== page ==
Original Water Delivery Solutions in Rome

With the development of the first raised aqueduct in Rome, the Aqua Anio Vetus in 273 BC, people who lived on the city’s hillsides no longer had to be dependent exclusively on naturally-occurring spring water for their requirements. Outside of these aqueducts and springs, wells and rainwater-collecting cisterns were the lone technological innovations available at the time to supply water to locations of greater elevation. From the early sixteenth century, water was routed to Pincian Hill via the subterranean channel of Acqua Vergine.

Pozzi, or manholes, were engineered at standard stretches along the aqueduct’s channel. During the roughly nine years he had the residence, from 1543 to 1552, Cardinal Marcello Crescenzi used these manholes to take water from the channel in containers, though they were actually designed for the intent of cleaning and servicing the aqueduct. Reportedly, the rainwater cistern on his property wasn’t enough to meet his needs. That is when he made the decision to create an access point to the aqueduct that ran underneath his residence.

Musical Fountains and Their Amazing Notes

Musical fountains, often referred to as dancing fountains, are animated, visually eye-catching fountains used for recreational purposes. The resulting effect of timed sound waves and timed light - including lasers- hitting against water molecules creates an amazing show. When the water refracts and reflects the light, it emits incredible three-dimensional images.

To create such an installation, hundreds of lights and water jets are needed, and can end up costing millions of dollars. Such a huge musical feature is very challenging to build because of all the technical, hydraulic, and electrical components required to create the amazing effects - and could be considered more amazing than the actual show.

The jaw-dropping musical fountain in Dubai is without a doubt the greatest such project globally. Designed by California based WET Design, which also fashioned the celebrated Las Vegas fountain at the Bellagio Hotel, it spans the 30-acre man-made Burj Khalifa Lake. This fountain makes use of an incredible 6,600 lights, 25 colored projectors, fog and fire. Incredibly, it measures 207-meters (902 feet) and propels water 150 meters (490 feet) high - this is equal to a 50-story building- and plays an variety of music including classical to modern Arabic and world music. The final price tag was an estimated 218 million US dollars. May 8, 2009 saw the formal opening of the fountain and the Dubai Mall by Sheikh Mohammed bin Rashid Al Maktoum. One has the best view of the fountain, located in front of the Burj Khalifa, from the Souk Al Bahar or the Dubai Mall.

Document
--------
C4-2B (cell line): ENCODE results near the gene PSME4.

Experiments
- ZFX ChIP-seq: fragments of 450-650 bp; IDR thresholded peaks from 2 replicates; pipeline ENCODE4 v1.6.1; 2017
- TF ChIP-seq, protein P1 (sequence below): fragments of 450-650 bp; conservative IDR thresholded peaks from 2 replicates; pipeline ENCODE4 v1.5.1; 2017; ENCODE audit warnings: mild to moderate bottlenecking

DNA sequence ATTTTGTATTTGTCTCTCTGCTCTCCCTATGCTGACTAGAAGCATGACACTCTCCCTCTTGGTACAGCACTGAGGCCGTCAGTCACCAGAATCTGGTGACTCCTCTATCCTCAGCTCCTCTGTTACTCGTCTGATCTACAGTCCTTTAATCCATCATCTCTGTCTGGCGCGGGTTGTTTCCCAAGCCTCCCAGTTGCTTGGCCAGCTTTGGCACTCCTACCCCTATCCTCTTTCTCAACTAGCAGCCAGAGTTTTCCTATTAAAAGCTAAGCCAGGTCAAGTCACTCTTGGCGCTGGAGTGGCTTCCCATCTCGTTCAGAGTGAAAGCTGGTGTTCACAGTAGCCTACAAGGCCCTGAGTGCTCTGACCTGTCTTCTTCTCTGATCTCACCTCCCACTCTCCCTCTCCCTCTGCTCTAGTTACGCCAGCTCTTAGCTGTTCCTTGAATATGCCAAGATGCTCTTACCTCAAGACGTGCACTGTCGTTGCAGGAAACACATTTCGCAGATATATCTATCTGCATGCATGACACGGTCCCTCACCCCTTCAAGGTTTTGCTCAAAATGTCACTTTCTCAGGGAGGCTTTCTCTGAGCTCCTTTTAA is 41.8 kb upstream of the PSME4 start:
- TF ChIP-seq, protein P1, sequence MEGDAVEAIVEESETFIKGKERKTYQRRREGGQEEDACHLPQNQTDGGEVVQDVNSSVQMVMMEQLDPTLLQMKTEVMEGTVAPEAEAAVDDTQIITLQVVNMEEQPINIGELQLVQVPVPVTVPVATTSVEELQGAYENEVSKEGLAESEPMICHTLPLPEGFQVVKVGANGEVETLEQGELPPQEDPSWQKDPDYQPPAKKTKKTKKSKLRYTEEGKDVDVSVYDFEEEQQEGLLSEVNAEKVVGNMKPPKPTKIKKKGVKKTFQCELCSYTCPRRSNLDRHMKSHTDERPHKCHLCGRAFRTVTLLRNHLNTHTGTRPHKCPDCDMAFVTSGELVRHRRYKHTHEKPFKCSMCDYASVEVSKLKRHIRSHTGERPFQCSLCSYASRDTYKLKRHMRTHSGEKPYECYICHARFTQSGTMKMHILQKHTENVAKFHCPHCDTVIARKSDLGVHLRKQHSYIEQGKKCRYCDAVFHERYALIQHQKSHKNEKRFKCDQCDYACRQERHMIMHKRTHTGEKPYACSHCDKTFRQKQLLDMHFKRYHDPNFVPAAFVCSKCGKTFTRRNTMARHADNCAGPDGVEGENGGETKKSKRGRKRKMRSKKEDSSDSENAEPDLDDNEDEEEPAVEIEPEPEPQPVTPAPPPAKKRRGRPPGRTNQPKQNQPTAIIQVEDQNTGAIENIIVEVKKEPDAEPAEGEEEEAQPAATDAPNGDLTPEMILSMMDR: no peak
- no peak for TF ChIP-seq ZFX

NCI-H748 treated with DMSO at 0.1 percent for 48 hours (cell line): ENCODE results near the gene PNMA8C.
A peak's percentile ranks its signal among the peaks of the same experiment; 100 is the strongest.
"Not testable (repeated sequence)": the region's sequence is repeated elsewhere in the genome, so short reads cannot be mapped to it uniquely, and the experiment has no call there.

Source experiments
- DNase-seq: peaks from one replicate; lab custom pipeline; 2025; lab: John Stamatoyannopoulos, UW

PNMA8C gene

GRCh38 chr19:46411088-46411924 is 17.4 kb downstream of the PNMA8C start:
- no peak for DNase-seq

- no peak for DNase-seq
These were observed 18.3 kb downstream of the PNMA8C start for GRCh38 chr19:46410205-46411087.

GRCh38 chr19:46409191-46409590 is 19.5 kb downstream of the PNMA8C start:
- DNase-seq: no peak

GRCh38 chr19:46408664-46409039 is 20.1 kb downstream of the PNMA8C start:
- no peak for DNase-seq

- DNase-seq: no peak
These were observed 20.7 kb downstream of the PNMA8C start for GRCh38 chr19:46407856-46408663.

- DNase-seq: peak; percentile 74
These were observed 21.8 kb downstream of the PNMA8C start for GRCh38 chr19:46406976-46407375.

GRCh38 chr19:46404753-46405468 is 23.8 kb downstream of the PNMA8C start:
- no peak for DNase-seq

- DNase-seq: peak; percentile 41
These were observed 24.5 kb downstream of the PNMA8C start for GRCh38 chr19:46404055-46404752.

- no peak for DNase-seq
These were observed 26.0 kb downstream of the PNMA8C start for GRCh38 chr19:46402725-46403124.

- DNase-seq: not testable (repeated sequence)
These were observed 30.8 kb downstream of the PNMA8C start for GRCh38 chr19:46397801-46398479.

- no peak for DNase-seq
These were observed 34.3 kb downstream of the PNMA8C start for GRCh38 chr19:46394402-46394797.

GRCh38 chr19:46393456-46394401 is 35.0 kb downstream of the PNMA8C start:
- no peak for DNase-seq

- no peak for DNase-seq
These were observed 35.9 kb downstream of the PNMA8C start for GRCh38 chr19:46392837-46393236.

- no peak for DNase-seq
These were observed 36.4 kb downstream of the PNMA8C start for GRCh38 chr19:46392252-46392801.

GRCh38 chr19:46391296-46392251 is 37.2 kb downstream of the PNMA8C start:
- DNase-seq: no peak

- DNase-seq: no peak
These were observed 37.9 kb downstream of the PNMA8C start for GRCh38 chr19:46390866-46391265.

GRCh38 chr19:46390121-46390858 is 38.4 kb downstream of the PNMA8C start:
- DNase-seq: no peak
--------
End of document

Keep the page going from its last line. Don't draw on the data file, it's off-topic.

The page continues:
The Tallest Fountains Across the World

Known as the King Fahd Fountain (1985) located in Jeddah, Saudi Arabia, it is the highest continuously operating fountain in the world. The water here jets up to a elevation of 260 meters (853 feet) above the Red Sea.

Coming in second is the World Cup Fountain located in the Han-Gang River in Seoul, Korea (2002) with water shooting 202 meters (663 feet).

The Gateway Geyser (1995) situated next to the Mississippi River in St. Louis, Missouri is number three on the list. With water reaching 192 meters (630 feet) in the air, this water fountain is the tallest in the United States.

Next is Port Fountain (2006) in Karachi, Pakistan, where the water jets 190 meters (620 feet) high.

Number 4: On a typical day the water is limited to 91 meters (300 feet) at the Fountain Park feature in Fountain Hills, Arizona, but it is capable of pushing water up to 171 meters (561 feet) when all three pumps are functioning.

The Dubai Fountain made its first appearance in 2009 next to the tallest building in the world, the Burj Khalifa. It performs every 1/2 hour to previously recorded music and propels water up to 73 meters (240 feet) in height -it also has built in extreme shooters, though only used during special events, which reach 150 meters (490 feet) in height.

Propelling water up to 147 meters (482 feet) high, the Captain James Cook Memorial Jet (1970) in Canberra, Australia, comes in seventh.

The last impressive fountain to make the list is the Jet d’Eau (1951) in Geneva, Switzerland, measuring 140 meters (460 feet).